Kids drink 7 trillion calories in sugary drinks annualy.
Download the latest research study here:
Stay full for longer lunchbox:
Hints and tips for filling your kids lunchboxes with meals that will keep their tummies full for longer.
94.5 Kfm School Newsletter:
Your child has started a journey towards a healthier lifestyle. As your partners in this journey, we at KFM have brought 'Lee's Healthy Kids Challenge' to your childs school.
As you are aware 1 in 4 South African children are obese. This has
many implications for future health. Obese children are 50% more likely
to become obese adults. Obesity also carries health and psychological
risks. As far as health risks are concerned obesity can lead to high
cholesterol, high blood pressure and thus heart disease. Obesity
increase the risk for metabolic syndrome and Type 2 Diabetes. An ever
increasing number of children are being diagnosed with high blood
pressure, high cholesterol and Type 2 diabetes.
Change in lifestyle is the single most important factor in combating
childhood obesity. Changing our lifestyles include three aspects, eat
simple but healthy foods, move, move, move and smile, laugh and do
things together as a family.
Lee Downs 94.5Kfm
For further info please visit
Lee’s Healthy Kids Challenge
School meal plan with recipes:
MONDAY - BREAKFAST: Hi fibre bran – Kellogg's, Low fat milk, Banana. LUNCHBOX: 1 slice seed bread – grated mozzarella cheese, Crumpet, Vitalinea yoghurt, Diluted fruit juice. LUNCH: Seed loaf bread sandwich, Ham, tomato, lettuce, canola lite margarine, Melon slices, Lipton Ice Tea or water. DINNER: Durum wheat pasta, Spaghetti bolognaise with lean mince, French salad.
Download full weekly meal plans, as well as recipes and advice.
Adult meal plan with recipes:
MONDAY - BREAKFAST, Hi fibre bran - Kellogg's, Low fat milk, Banana. SNACK Vitalinea yoghurt. LUNCH Seed loaf bread sandwich,Ham, tomato, lettuce, canola lite margarine, Melon slices. VEG OPTION: Hummus spread. DINNER Durum wheat pasta Spaghetti bolognaise with lean mince * French salad VEG OPTION: Soya Mince.
Download full weekly meal plans, as well as recipes and advice. Download PDF
An easy guide to assist you in giving your child the right balance of fruit and veggie intake:
TICK ALL THE VEG & FRUIT YOUR CHILD EATS REGULARLY:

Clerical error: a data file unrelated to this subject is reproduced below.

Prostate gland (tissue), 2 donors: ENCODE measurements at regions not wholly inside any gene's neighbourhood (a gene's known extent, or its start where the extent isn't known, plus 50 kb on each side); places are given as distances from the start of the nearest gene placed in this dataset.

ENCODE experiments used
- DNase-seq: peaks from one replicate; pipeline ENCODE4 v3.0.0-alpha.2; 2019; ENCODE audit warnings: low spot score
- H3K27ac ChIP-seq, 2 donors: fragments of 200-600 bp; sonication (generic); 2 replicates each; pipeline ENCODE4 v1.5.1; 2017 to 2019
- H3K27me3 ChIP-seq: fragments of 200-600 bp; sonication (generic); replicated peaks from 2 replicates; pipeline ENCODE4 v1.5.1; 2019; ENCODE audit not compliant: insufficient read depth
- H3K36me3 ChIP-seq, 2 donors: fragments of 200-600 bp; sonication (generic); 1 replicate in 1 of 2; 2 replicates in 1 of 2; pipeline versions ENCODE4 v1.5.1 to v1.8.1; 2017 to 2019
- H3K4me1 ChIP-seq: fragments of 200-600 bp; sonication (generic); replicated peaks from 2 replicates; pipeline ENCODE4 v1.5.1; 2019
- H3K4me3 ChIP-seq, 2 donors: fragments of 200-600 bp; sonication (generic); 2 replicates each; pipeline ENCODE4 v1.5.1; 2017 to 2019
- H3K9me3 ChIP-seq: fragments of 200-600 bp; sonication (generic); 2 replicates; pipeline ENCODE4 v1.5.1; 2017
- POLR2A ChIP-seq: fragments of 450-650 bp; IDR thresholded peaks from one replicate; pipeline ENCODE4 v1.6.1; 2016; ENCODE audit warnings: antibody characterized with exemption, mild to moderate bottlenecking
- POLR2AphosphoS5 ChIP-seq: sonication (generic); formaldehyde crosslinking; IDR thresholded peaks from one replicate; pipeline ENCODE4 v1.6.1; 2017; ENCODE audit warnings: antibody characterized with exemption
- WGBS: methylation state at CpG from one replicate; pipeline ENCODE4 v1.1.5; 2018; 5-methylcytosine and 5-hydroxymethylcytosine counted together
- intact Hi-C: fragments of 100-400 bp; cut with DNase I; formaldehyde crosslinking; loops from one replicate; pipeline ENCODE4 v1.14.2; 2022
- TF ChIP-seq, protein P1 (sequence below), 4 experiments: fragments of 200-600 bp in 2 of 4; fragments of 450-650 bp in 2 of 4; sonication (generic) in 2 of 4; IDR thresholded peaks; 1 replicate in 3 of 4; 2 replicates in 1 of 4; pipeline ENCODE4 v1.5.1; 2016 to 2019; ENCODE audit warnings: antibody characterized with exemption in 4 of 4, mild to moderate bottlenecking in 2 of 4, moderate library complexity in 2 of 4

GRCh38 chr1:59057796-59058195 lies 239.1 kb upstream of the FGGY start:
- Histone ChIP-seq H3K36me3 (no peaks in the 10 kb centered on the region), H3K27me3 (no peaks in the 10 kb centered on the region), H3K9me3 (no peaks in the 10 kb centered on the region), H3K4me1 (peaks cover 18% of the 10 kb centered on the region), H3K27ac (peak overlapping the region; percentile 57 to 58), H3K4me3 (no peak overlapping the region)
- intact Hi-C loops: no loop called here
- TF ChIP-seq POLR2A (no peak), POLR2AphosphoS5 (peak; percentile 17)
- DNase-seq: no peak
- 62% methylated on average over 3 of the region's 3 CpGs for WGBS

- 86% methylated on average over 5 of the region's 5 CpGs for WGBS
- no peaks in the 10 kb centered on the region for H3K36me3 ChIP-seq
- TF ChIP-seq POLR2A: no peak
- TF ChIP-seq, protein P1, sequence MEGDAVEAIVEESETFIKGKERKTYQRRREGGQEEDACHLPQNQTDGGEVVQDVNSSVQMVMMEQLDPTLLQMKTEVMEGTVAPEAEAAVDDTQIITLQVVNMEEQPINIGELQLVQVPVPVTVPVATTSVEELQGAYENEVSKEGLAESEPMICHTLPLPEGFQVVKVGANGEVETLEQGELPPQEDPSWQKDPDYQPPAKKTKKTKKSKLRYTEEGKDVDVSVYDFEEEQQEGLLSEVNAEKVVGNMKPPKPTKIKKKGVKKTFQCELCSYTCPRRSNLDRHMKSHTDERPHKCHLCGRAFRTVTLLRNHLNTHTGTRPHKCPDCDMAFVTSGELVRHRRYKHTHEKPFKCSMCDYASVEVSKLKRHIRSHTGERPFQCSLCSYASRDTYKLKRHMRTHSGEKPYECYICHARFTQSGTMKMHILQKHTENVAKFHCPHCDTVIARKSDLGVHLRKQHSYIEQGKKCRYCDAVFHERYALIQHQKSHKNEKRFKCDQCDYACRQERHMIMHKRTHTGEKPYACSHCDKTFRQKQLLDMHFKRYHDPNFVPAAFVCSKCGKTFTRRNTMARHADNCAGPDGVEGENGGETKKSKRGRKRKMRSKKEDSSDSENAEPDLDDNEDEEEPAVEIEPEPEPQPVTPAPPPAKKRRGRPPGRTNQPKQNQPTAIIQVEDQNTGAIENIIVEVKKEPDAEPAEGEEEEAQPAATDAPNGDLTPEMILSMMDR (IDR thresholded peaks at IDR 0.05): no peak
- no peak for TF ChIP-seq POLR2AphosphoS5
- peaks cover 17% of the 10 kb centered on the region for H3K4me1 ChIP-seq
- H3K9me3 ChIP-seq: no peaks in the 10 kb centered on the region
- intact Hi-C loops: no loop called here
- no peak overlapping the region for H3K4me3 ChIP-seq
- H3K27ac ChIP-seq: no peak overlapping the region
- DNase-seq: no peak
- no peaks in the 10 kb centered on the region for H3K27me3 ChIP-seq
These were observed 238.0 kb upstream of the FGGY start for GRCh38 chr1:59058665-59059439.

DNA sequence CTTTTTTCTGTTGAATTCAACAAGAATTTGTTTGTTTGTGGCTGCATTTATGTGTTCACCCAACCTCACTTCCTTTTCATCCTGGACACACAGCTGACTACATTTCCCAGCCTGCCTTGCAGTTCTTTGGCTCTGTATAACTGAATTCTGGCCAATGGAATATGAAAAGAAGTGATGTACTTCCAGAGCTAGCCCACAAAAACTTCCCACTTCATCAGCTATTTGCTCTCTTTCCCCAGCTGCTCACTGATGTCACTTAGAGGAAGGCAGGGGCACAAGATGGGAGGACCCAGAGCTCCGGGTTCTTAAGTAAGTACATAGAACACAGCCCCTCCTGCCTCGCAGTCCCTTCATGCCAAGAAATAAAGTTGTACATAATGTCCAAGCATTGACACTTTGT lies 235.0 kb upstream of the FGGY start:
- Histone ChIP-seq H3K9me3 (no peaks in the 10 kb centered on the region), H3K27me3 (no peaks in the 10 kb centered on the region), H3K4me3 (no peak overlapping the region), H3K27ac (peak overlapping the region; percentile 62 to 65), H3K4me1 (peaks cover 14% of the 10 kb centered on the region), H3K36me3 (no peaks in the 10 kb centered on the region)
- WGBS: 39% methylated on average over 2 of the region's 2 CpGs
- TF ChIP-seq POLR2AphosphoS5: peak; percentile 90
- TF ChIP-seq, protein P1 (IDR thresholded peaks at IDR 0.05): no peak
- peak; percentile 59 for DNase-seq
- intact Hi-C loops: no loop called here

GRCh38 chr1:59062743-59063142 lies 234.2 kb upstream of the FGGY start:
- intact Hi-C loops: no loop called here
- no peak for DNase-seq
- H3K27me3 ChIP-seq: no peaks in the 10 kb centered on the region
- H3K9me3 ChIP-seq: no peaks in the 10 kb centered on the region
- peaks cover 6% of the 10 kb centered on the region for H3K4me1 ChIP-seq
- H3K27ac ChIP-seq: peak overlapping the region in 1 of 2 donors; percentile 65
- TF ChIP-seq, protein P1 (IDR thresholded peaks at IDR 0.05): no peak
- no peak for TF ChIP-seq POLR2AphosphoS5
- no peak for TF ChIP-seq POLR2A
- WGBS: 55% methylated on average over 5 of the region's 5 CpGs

ORANGE AND YELLOW: Pumpkin, Carrot, Corn, Sweet potato, Squash, Yellow peaches, Melon, Paw paw, Oranges, Naartjies. WHITE: Cauliflower, Mushroom, Swede, Potato, Onion, Leek, Parsnip, Turnip, Fennel, Litchis. GREEN: Broccoli, Spinach, Baby marrow, Peas, Beans, Cucumber
Celery, Green cabbage, Asparagus, Brussel sprouts, Green apples, Green grapes, Green melon. PURPLE AND RED: Eggplant, Red cabbage, Beetroot, Tomato, Radish, Red apples, Plums, Red grapes, Watermelon.
Fruit and Veg eating guide.
What does it mean to feed your child responsibly?
Responsibility is a huge word with diverse meaning. Adding feeding to it makes it seem even more
daunting. What does it mean to feed your child responsibly?
It is important to understand the 4 aspects to feeding. The first aspect is nutrition. This implies
providing your child with good healthy food choices, offering a variety of foods from all the food groups;
exposing your child to healthy eating by having them observe you eating healthy and making healthy
The second aspect to feeding is the social impact of feeding. In our society events, rituals and
moments are all linked to food and eating in some way or another. Your baby will experience his first
social eating significance on his first birthday. For some babies this will be their first experience of
cake and sweets and it will be linked to having lots of people around him and being made a fuss of.
Later in life your child will come to see that where there is social activity going on there is normally an
appropriate food being served. You can teach your child to enjoy social eating by encouraging family
meal times, picnics and tea parties.
The third aspect of feeding is emotional. As a little baby it is easy to comfort your child with feeding,
however as they grow it is important to separate emotions and food. It is helpful to teach your child
how to deal with his emotions in an appropriate manner. When your child is sad encourage him to cry,
express his feelings and give him a big love. If he falls down and hurts himself then put on a plaster
and give him a brave boy kiss. Avoid using foods, sweets or treats in these circumstances to comfort
him. Teach your child that we eat when we are hungry and stop eating when we start to feel full. This is
the appropriate response to feeding.
The final aspect of feeding is the sensory experience it evokes. Encourage your child to use all his
senses when approaching food. Taste is just one of the many senses we have to enjoy food with.
Encourage your child to touch, smell, feel and look at food. Children are more inclined to eventually
taste new foods if given the opportunity to experience the new food with their other senses first.
So feeding your child responsibly means to incorporate all aspects of feeding as mentioned above in
a relaxed, calm and happy environment. An environment free of stress, battles and manipulation. An
environment where your child is enticed to eat. Then leave how much she eats up to her.